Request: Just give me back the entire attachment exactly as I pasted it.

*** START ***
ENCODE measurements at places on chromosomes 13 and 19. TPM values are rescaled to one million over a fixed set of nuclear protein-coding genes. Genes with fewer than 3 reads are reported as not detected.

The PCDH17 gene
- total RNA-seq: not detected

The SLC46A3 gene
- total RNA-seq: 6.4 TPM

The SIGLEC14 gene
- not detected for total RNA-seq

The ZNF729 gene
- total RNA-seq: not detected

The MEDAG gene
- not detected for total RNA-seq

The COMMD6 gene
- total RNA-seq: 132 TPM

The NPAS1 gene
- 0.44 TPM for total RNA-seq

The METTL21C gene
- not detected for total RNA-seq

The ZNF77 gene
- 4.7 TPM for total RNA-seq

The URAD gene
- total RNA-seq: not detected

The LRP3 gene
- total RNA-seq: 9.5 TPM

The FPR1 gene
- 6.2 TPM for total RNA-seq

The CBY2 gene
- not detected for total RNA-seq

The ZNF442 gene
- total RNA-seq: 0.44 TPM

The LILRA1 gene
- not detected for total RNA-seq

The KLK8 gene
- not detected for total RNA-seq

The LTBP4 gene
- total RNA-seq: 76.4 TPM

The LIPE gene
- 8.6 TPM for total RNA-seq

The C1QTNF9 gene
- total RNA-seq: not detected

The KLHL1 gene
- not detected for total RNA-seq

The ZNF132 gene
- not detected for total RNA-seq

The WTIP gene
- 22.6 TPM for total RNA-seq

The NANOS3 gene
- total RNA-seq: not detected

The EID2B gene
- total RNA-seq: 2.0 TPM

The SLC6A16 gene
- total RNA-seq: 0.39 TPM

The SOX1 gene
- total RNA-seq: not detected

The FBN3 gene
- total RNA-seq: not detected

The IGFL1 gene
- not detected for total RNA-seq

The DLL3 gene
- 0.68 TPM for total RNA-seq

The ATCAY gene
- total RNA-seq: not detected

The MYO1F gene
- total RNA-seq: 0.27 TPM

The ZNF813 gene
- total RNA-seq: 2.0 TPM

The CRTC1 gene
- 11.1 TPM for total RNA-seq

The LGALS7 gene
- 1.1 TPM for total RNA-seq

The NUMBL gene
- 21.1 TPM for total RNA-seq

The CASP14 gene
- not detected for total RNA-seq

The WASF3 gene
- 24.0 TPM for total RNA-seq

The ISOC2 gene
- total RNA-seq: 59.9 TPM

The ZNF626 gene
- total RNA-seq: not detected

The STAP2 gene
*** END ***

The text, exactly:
ENCODE measurements at places on chromosomes 13 and 19. TPM values are rescaled to one million over a fixed set of nuclear protein-coding genes. Genes with fewer than 3 reads are reported as not detected.

The PCDH17 gene
- total RNA-seq: not detected

The SLC46A3 gene
- total RNA-seq: 6.4 TPM

The SIGLEC14 gene
- not detected for total RNA-seq

The ZNF729 gene
- total RNA-seq: not detected

The MEDAG gene
- not detected for total RNA-seq

The COMMD6 gene
- total RNA-seq: 132 TPM

The NPAS1 gene
- 0.44 TPM for total RNA-seq

The METTL21C gene
- not detected for total RNA-seq

The ZNF77 gene
- 4.7 TPM for total RNA-seq

The URAD gene
- total RNA-seq: not detected

The LRP3 gene
- total RNA-seq: 9.5 TPM

The FPR1 gene
- 6.2 TPM for total RNA-seq

The CBY2 gene
- not detected for total RNA-seq

The ZNF442 gene
- total RNA-seq: 0.44 TPM

The LILRA1 gene
- not detected for total RNA-seq

The KLK8 gene
- not detected for total RNA-seq

The LTBP4 gene
- total RNA-seq: 76.4 TPM

The LIPE gene
- 8.6 TPM for total RNA-seq

The C1QTNF9 gene
- total RNA-seq: not detected

The KLHL1 gene
- not detected for total RNA-seq

The ZNF132 gene
- not detected for total RNA-seq

The WTIP gene
- 22.6 TPM for total RNA-seq

The NANOS3 gene
- total RNA-seq: not detected

The EID2B gene
- total RNA-seq: 2.0 TPM

The SLC6A16 gene
- total RNA-seq: 0.39 TPM

The SOX1 gene
- total RNA-seq: not detected

The FBN3 gene
- total RNA-seq: not detected

The IGFL1 gene
- not detected for total RNA-seq

The DLL3 gene
- 0.68 TPM for total RNA-seq

The ATCAY gene
- total RNA-seq: not detected

The MYO1F gene
- total RNA-seq: 0.27 TPM

The ZNF813 gene
- total RNA-seq: 2.0 TPM

The CRTC1 gene
- 11.1 TPM for total RNA-seq

The LGALS7 gene
- 1.1 TPM for total RNA-seq

The NUMBL gene
- 21.1 TPM for total RNA-seq

The CASP14 gene
- not detected for total RNA-seq

The WASF3 gene
- 24.0 TPM for total RNA-seq

The ISOC2 gene
- total RNA-seq: 59.9 TPM

The ZNF626 gene
- total RNA-seq: not detected

The STAP2 gene